Our 2015 volume is coming out next month, and we’re thrilled for you to see it. Thanks to our awesome contributors, we have a collection of literature, visual art, and photography that we’re supremely proud of. As we near the end of the creation process for this volume, I’d like to pose a question to all of you—why do literature magazines exist?
It’s a question that has been on my mind for a while. I obviously feel lit mags are worthwhile, and so I tend to think the reasons for their existence are obvious. But the reasons aren’t obvious, not to most. I’ve talked to numerous people who don’t seem to know what lit mags even are. When I discuss them with non-writers/artists, I usually get a look that says, “Well, that’s nice.” They just don’t get it.
Here are four reasons why I believe lit mags exist. So the next time someone asks you “what’s a literature magazine?” you can be prepared instead of giving that small, embarrassed smile.
1. They are the ultimate alternative to the mainstream. There just isn’t a large commercial market for short stories, poetry, and short play scripts. You also aren’t likely to make your fortune off of your photographs or sketches. This does happen, but it’s not the norm. If you create these things, you more than likely have realized that they won’t make you rich. So why do you continue to do so?
I’ll tell you why—they’re magical, super condensed narratives that have the potential to stick with a reader longer than a novel. There’s a reason they’re used to teach people how to write. If you studied writing in college, you more than likely wrote short pieces for your workshop classes. I still remember many of the stories I read in college. Vampires in the Lemon Grove by Karen Russell has stayed with me since freshman year. So has an ocean poem written by one of my class members that same year, and a short story by a girl in my advanced fiction class about a unicorn and a robot going bowling together. As for art, it speaks a language even deeper than literature in many ways.
Lit mags are the beating heart of the independent writer/artist world, and this is a huge reason why I believe they’re here to stay—they provide something other publishing arenas aren’t willing to provide.
2. They give writers and artists—regardless of publishing credits—an outlet. Not all, but most don’t care if you were published in three print mags, two online mags, and one print anthology. They also don’t care if you’ve never been published before. They just want to see what you created. When a lit mag does select you for publication, congratulations, you have a publishing credit! That’s great. However, I will say that there’s a large number of writers out there who only see this point to lit mags—what can you do for me? Publish me! But I insist you fight this impulse.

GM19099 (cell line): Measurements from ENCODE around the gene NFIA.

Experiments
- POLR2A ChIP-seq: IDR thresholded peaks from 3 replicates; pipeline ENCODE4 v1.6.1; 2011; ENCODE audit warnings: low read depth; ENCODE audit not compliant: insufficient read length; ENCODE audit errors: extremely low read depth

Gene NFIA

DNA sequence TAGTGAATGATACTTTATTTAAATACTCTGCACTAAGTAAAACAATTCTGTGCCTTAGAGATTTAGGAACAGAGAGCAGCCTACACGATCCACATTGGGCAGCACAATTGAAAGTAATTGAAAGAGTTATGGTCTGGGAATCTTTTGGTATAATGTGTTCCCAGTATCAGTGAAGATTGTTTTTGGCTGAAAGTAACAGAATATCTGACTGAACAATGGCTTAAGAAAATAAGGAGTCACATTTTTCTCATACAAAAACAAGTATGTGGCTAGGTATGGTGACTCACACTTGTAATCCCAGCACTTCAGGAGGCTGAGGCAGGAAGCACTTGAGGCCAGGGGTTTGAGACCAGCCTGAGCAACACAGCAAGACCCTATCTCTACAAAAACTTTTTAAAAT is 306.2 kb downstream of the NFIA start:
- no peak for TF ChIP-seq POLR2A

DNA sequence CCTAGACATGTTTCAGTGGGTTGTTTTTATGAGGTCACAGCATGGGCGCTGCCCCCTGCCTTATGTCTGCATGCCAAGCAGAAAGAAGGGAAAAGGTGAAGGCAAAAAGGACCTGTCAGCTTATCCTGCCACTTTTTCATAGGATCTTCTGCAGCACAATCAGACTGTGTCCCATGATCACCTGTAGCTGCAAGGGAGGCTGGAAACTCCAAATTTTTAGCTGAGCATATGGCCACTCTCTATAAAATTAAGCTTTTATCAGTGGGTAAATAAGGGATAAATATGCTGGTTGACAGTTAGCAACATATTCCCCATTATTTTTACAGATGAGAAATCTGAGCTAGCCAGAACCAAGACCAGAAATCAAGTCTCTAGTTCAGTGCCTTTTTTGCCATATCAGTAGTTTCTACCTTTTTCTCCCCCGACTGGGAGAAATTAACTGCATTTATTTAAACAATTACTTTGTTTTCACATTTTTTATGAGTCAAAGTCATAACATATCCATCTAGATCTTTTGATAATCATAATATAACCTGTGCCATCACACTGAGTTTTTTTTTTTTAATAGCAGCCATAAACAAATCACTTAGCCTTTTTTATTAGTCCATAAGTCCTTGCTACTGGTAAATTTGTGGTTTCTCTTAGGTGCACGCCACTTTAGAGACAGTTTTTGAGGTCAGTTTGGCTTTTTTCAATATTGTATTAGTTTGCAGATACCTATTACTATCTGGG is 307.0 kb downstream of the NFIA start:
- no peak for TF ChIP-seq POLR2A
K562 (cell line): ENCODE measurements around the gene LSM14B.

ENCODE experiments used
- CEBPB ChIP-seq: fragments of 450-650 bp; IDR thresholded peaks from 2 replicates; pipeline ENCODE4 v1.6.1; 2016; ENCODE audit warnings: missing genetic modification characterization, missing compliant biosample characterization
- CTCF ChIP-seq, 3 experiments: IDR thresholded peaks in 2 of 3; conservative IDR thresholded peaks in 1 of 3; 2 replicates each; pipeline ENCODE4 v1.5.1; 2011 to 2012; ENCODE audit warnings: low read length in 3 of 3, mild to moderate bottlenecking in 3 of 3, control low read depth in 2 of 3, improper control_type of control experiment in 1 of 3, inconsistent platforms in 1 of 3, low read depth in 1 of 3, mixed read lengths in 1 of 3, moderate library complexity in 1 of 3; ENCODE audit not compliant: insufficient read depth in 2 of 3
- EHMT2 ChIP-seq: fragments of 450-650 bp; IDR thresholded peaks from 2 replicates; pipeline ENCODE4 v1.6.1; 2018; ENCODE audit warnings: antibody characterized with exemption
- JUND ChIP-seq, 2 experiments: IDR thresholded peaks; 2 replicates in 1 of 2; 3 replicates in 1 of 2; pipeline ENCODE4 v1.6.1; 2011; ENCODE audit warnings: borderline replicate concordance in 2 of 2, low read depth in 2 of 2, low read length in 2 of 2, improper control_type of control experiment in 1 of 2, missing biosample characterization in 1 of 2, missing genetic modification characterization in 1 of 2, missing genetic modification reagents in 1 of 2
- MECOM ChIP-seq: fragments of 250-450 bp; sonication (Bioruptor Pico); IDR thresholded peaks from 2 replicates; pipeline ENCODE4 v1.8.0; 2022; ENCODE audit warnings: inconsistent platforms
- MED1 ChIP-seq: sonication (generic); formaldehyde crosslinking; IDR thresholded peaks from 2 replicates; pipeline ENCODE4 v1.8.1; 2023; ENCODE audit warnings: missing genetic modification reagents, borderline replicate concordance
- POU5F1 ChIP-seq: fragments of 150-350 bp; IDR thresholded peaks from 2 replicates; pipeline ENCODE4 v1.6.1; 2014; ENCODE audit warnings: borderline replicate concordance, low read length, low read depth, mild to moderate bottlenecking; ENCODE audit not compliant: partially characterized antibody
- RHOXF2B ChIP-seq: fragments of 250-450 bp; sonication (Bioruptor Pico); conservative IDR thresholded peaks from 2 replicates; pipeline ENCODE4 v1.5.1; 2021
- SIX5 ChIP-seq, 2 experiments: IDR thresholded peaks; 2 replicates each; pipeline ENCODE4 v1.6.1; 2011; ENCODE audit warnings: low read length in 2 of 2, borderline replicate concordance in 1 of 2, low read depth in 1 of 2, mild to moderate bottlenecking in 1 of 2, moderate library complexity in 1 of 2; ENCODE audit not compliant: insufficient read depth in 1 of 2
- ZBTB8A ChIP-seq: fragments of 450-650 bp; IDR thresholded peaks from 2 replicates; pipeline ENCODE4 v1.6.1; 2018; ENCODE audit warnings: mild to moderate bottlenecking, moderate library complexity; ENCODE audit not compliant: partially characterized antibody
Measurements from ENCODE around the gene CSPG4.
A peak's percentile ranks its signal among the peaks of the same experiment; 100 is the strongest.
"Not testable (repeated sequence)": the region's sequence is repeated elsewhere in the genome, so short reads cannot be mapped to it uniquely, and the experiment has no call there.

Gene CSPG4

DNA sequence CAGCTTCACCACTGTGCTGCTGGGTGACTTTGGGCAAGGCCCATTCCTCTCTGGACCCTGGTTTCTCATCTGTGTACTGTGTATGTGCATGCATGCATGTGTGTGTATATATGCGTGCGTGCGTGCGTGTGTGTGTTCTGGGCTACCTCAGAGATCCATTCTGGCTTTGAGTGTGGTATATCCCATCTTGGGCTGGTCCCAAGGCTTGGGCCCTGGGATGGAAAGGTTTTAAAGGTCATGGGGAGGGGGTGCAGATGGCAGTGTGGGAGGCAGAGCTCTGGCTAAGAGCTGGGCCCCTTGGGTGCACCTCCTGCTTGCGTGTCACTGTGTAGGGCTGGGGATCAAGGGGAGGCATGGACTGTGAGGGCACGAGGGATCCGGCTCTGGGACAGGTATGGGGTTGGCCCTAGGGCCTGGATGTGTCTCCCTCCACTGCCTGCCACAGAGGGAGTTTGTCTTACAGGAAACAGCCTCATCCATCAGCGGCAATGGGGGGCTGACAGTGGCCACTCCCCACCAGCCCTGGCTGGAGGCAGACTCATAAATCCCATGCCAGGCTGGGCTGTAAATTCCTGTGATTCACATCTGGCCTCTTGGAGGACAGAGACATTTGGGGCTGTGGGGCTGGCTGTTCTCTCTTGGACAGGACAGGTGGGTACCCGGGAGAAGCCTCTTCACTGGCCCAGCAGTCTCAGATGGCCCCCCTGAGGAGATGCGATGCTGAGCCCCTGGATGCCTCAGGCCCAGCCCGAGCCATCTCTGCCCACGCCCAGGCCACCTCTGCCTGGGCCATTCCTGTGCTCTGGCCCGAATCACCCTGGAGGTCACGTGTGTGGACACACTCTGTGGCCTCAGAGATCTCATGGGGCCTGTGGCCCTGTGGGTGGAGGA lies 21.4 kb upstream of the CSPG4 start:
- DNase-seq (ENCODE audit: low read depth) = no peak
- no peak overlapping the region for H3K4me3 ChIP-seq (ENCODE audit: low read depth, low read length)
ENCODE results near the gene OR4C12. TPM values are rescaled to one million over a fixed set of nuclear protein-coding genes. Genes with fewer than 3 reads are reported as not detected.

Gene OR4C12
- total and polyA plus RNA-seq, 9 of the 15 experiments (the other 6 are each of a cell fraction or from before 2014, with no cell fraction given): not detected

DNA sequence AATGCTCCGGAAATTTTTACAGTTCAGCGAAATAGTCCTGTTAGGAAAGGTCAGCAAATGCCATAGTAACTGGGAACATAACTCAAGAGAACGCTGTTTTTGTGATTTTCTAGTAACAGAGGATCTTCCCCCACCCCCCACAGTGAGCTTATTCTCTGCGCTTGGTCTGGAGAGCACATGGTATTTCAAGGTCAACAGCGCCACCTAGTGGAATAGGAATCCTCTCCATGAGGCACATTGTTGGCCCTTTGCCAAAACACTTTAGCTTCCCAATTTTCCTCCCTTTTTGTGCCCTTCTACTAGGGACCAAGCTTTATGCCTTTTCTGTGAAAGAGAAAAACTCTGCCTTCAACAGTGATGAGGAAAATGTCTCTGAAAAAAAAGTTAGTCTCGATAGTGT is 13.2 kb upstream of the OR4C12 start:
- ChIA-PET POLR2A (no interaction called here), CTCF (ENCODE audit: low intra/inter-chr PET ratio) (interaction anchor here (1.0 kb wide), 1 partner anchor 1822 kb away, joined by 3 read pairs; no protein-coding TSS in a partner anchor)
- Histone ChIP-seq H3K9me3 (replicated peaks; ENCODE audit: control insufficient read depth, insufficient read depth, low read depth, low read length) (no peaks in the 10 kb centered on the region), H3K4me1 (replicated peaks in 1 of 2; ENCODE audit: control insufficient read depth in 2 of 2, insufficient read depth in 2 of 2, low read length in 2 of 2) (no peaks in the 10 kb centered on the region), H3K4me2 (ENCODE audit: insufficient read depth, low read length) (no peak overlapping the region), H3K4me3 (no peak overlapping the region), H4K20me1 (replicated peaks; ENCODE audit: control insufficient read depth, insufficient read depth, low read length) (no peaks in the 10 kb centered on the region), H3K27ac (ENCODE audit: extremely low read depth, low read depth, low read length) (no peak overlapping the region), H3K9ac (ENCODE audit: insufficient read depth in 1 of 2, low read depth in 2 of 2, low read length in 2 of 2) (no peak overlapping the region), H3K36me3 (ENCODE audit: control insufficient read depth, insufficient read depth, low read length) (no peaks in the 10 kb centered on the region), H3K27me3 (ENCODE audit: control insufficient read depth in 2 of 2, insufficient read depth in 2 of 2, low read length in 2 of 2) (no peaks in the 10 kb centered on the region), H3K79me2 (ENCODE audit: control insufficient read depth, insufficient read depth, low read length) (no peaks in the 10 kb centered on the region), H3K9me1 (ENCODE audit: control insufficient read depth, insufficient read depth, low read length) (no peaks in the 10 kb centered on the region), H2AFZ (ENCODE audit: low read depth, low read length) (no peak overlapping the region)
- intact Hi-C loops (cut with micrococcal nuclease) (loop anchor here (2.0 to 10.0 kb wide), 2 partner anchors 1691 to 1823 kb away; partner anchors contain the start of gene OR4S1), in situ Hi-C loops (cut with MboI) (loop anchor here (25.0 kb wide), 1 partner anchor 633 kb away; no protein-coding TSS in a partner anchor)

Don’t submit to magazines you aren’t passionate about, those that you just want a credit handout from before you mosey on down the road. Your work is your baby, so send your baby to a home built on a mission that inspires you—maybe it’s The Paris Review, or Zoetrope: All-Story, or Embers Igniting. There is far more to lit mags than the gimmies of publishing credits, and if you don’t see that, you’re missing out.
Nonetheless, this is one reason they exist—to support writers and artists by getting their names out there. The really great ones offer resources beyond a “yes,” but at a minimum, lit mags exist to provide the “yes” that talented writers and artists so desire to hear.
3. Editors are artists with a unique vision, creating a coherent quilt of art out of these beautiful pieces from people all over the world. Quite simply, lit mags exist because editors are creators, too. Yes, without the work of contributors, the magazine wouldn’t exist. But neither would it exist without the editors who pull it all together, who read tons of submissions, edit for hours, and design everything in the magazine down to the kerning.
We editors are making art, and the lit mag is our medium. We don’t do this for money (most lit mags struggle daily for funds) or fame (how many names of staff members of even big name lit mags can you say off the top of your head?). We create because we must, just like the contributors who send in their work.
4. Lit mags help us engage in the writing and art community at large. Imagine people who have never met getting together for coffee and bringing their treasured writings and art to show one another, reading and discussing them until the wee hours of the evening—that’s a lit mag. That’s what we’re doing when we read them. We engage with the community of creators around us. They help us connect with like-minded souls.
Read these magazines, engage in discussion on social media and on the sites of magazines that inspire you, and submit your work to make those connections. We’re all in this together. Why go it alone? Lit mags provide this almost
spiritual networking opportunity, so take advantage of it.
That’s my brief opinion on why lit mags exist. Now for the bigger question: how do we inspire people to actually crack one open? I know very few people who read lit mags at all, much less with any regularity. Why? I have a few theories, but we’ll save those for a later date.
If you’re reading this, then you obviously have a connection to the literature magazine world to some degree. So engage in conversation with us, build that community I talked about under number four above—why do you think lit mags exist, and what role can/should they serve today? Let us know below or via social media. Discuss.
By Madeleine Mozley